Forest Survival 101: Lessons from Orangutans
Date Posted October 16, 2021
Text by: Monitoring Team in Juq Kehje Swen, East Kalimantan
We can learn SO MUCH from orangutans – like, how to survive in the forest! Let’s look at some examples that our monitoring team members put into practice.
In a previous story, we explained how our PRM team members will sometimes go fishing to supplement their diets, especially when camp food supplies run low. In fact, fish is not the only natural food source we have found in the forest. Through observing orangutans, we can get a better understanding of what natural food sources are also safe for humans to consume.
Within forest ecosystems, there are various plant species that are safe for humans to eat. However, those who are not familiar with these forest foods will find it difficult to determine what to eat in an emergency situation. There are many types of fruits and fungi found in the forest that might look appetizing, but are poisonous and dangerous when eaten. This is where we can learn a lot from orangutans!
When observing orangutans, we collect information on the types of foods they consume, which also shows us what plants are safe to eat. We recently learned more about this during observations on Desi and Kimi, two orangutans who reside on Juq Kehje Swen Island.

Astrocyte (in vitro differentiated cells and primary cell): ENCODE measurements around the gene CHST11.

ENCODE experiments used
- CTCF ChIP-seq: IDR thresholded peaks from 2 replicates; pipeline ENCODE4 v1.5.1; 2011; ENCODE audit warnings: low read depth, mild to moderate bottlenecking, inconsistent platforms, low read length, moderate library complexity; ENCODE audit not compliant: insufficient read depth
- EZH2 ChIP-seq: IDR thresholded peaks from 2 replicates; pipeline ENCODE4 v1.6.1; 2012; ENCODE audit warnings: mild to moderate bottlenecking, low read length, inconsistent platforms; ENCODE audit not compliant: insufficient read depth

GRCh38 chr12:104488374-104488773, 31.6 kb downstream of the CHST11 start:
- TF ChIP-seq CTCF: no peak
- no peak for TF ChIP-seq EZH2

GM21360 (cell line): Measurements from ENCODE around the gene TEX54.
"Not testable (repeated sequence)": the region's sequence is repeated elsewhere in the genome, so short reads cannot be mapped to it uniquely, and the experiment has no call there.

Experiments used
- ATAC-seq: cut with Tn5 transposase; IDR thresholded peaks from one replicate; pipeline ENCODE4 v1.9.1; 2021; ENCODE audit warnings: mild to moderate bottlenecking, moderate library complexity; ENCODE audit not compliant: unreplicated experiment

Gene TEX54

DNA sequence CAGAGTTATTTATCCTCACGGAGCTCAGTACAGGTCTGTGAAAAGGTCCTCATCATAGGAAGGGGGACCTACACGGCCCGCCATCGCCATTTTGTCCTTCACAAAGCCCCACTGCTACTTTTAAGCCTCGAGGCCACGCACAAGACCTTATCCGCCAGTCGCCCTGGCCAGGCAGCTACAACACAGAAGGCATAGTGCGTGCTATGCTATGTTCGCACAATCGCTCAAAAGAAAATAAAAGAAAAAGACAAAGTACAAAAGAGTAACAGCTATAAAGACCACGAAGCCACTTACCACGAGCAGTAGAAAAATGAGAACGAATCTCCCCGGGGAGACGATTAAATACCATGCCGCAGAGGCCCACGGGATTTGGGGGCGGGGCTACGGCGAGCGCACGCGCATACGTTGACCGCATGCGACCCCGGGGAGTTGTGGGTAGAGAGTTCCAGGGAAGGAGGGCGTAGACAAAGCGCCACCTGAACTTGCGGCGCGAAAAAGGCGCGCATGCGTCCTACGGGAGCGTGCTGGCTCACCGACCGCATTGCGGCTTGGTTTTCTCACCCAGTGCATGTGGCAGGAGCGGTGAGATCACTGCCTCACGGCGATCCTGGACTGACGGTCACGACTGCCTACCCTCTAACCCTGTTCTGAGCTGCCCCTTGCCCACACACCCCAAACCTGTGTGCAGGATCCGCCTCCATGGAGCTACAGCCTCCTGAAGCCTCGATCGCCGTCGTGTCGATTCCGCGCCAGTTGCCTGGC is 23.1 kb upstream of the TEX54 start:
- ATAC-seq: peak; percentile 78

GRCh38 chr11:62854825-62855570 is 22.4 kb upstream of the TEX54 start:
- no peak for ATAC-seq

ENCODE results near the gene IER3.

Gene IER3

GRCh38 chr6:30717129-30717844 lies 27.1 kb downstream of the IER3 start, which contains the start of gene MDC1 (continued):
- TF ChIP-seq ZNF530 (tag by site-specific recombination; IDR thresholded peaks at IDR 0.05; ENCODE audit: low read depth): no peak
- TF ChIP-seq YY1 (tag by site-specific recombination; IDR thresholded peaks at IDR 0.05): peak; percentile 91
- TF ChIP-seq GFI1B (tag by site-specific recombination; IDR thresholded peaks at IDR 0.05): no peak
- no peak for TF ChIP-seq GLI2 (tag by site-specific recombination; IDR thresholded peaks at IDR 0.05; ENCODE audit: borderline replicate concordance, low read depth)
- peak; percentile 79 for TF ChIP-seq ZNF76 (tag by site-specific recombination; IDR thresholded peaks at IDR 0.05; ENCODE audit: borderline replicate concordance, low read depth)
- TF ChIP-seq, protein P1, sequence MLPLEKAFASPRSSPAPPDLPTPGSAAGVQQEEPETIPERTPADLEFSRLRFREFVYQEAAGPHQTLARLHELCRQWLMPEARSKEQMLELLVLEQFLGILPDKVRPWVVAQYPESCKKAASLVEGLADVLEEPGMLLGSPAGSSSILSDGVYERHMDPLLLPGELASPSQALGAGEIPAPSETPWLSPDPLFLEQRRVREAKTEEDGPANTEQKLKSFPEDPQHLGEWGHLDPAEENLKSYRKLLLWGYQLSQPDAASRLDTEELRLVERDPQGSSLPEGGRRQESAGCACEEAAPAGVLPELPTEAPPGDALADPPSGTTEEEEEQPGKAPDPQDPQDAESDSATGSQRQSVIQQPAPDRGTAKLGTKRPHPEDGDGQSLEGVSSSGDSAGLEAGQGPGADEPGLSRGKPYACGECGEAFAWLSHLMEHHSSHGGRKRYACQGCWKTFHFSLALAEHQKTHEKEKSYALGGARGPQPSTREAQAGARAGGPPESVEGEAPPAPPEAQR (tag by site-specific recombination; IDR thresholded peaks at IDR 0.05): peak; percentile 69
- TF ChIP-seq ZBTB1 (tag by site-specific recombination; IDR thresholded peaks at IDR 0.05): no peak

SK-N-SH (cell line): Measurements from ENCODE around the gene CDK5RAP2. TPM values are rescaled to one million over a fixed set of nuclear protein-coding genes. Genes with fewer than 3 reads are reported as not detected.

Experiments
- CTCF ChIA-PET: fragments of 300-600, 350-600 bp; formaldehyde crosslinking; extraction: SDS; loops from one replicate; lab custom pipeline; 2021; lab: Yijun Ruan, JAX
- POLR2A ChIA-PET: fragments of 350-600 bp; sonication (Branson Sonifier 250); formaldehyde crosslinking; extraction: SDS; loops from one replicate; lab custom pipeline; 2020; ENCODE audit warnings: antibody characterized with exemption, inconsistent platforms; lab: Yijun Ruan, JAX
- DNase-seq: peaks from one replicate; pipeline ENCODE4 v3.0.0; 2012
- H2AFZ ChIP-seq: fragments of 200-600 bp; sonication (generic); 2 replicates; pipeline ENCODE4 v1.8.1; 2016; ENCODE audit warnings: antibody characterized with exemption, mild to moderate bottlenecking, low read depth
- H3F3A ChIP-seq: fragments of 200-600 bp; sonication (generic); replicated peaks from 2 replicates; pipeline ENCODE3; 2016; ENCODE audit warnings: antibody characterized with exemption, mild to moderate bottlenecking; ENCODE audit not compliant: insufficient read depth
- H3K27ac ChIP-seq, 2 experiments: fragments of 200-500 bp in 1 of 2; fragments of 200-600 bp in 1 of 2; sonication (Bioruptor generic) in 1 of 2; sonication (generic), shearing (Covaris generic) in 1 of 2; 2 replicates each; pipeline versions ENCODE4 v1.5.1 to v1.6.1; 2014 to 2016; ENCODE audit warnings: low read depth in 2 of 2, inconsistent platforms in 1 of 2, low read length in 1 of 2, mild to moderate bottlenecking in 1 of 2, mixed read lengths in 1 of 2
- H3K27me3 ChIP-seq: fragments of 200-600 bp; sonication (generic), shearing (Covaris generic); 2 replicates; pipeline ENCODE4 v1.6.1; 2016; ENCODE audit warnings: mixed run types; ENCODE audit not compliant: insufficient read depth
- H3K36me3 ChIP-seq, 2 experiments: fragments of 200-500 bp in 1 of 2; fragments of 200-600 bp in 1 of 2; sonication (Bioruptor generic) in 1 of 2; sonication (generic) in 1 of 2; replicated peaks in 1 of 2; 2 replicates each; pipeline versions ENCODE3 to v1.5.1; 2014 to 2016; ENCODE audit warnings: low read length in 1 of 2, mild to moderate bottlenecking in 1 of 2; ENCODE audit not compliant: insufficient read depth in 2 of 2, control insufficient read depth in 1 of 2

Desi, who underwent years of rehabilitation at the Samboja Lestari Orangutan Rehabilitation Centre, has strikingly different habits to that of Kimi, a wild orangutan who was recently found near Juq Kehje Swen Island. Kimi is clearly more familiar with a wider selection of natural food sources in the forest, and through our observations of her we have gained a lot of new knowledge. We have even tried some of Kimi's favourite fruits, namely the lunuk or wild fig (Ficus sp.), and loa (Ficus racemose), both commonly found on Juq Kehje Swen Island. After trying these fruits, we have to admit that they taste pretty good!
Meanwhile, from observing Desi we have learned that the drewak (Microcos sp.) and lempaung (Baccaurea lanceolate) fruits are safe to eat, despite the sour taste they leave on the tongue!
On the island, we often see a red fruit known as mondokaki or bongang (Tabernaemontana macrocarpa), but have not once seen Desi or Kimi touch the fruit. If they won’t touch it, then neither will we! We have even read that in some forms this plant can be used a medicine, but in other forms it can be a poison – so better safe than sorry!
We have also tried leaves and herbs in the forest, including edible and spicy zingiberaceae tubes, a favourite among orangutans.
At the end of the day, when you are desperate for food in the forest, would you care much about the taste? More importantly, if you run out of food supplies in the middle of nowhere and still have a job to do, just look to orangutans for clues on what to eat to survive.